Black, Latina & Fabulously Natural; 5 Tips for First-Time Naturalistas

It’s not easy being “Natural”. Especially in the Latin community.

 A little over ten years ago, I walked into a Cherry Hill Rite Aid after taking out my braided extensions from the summer. Fall was approaching, and I wanted a fresh relaxer for the new season. I went to the hair aisle and was horrified.

There were NO relaxers!

A pleasant salesperson cheerfully informed me (after pointing me to curly perms after I had asked her where the perms were located) that this was not their “ethnic” branch, and I was welcome to travel to Camden (!!) to procure my much-needed products. Mind you, the salesperson was black.

I proceeded to walk next door to the Supercuts, and told them to chop it off. ALL off.  And I never looked back.

My friend & pageant sister Makho Ndlovu just completed her “Big Chop”, and it brought me back to that day in the Rite Aid. I was terrified, because I’d never seen ‘my’ hair, and because I had not one clue what I was going to do from that day forward! So with that in mind, I thought I’d share a few tips for first-time naturalistas:

I only took this pic because my arms were tired.

1)      Let’s get one thing straight; ‘Natural’ hair is NOT easier, cheaper or less time-consuming than chemically straightened hair (I am looking forward to a 3-hr twist-out as we speak). However it is strong, versatile and more malleable than chemically straightened hair, which is only due to the chemical process being permanent. You can go from giant curls to jazzy crimps to silky straight in one week- and do it as a blonde! It may require a bit more planning than your ‘old’ hair-but all the new possibilities will be tons of fun.

2)      Research ‘natural’ hair care websites and blogs, familiarize yourself with the lingo & their methods- then throw it all away and make your own rules; “4-c”. “Co-wash”. “Scab hair “. “TWA”. “ACV”. “Silk pillowcases”. HELP!! ‘Natural’ hair has its own language, and all this lingo can get really intimidating and make you run for the creamy crack-pronto. But once you take the time to process the cute acronyms and read thru the hair care tips & product recommendations, you will find that almost every blogger & webmaster is simply chronicling their personal journey to find what works for them. Take their hints- and then go find what works for you.

3)      Understand that ‘natural’ hair care is a journey that will cause much frustration before reward; I have been ‘natural’ for over a decade now. Back then there were no blogs, no fancy oils, no natural style role models (this was even before Jill Scott!), no tutorials on twist-outs vs. braid-outs, I was alone. And while there’s lots more information and a lot more products than when I started (I used s-curl spray, y’all!) your journey will, ultimately, be only yours. And it will not always be easy. You will cry. You will have bad hair days. Your braid-outs will tangle. Your mother will tell you you’ll never get a man looking like that. People will touch your hair without permission. And most of all, you will want to go back to your “carefree” relaxed days when no one paid attention to you & you could just live your life. I’m here to tell you; live your life anyway. Confidence attracts more men than hair ever did. Your braid-out will detangle. “In a world where you can be anything you want, BE YOURSELF”. Make no apologies and take no prisoners.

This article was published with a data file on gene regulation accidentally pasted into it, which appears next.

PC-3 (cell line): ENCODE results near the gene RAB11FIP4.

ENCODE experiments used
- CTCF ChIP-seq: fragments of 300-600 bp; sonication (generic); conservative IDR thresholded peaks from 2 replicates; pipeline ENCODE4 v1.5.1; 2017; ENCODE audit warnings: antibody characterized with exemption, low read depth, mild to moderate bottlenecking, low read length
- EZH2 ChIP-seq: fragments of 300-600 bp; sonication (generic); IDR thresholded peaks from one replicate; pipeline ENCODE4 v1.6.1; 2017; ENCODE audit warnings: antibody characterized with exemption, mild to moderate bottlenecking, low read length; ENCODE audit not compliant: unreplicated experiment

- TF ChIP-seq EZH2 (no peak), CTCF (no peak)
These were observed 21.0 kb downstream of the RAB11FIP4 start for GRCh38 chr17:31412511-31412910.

**I usually decline giving specific tips on hair care but these two are very important: 

4)      Handle your ‘natural’ hair the same way you handle a fine steak on the grill; That is to say, with the understanding that your hair responds best the less it is handled, and great results come to those who wait. For example, if I’m wearing my curls out un-styled or un-stretched I don’t comb my hair after applying conditioner (I detangle with shampoo), and I don’t towel-dry my hair or touch it a lot after applying my leave-in products. This reduces frizz and allows your hair to curl on its own. Find the balance that works for you, but learn to trust your hair.

5)      **Controversial Tip Alert** Wash your scalp, condition your hair; I get asked all the time how to “make your hair grow”. Well, while I believe that everyone has a set length that their hair will reach, the number one (and really the only) tip I give out is to let your scalp breathe. I apply shampoo to my scalp generously, and my hair sparingly.  I make sure to take the time to thoroughly rinse, then condition from the ends up. Leave in products are applied ½ inch to 1 inch away from my scalp, to the hair, and scalp treatments are only applied after washing, and after that if only very dry. The skin on your scalp is like the skin on your face. You wouldn’t apply moisturizer to an unwashed face, would you? Give your scalp the room it needs, and it will reward you.

6)      **Bonus Tip**Moisture, Moisture, Moisture! I’d be doing you a disservice if I did not mention this. The enemy of natural hair is lack of moisture. Moisture can be stripped by sun exposure, dry/cold air, or clothing (my hair goes past my shoulders, and yes, that cotton sweater will suck the life out of your ends). To keep split ends, frizz and er… management issues at bay (because your hair will fight you) find a good daily moisture routine and stick to it.

It took me TEN YEARS to find out what a twist-out was!!

So that’s it! While I could write about it all day, I chose to highlight the things that gave me the most challenge at the beginning of my hair journey. So naturalistas, what have you found to be your biggest challenge in your natural journey? Did you experience a backlash from your friends or family? And finally, what is your number one hair tip?

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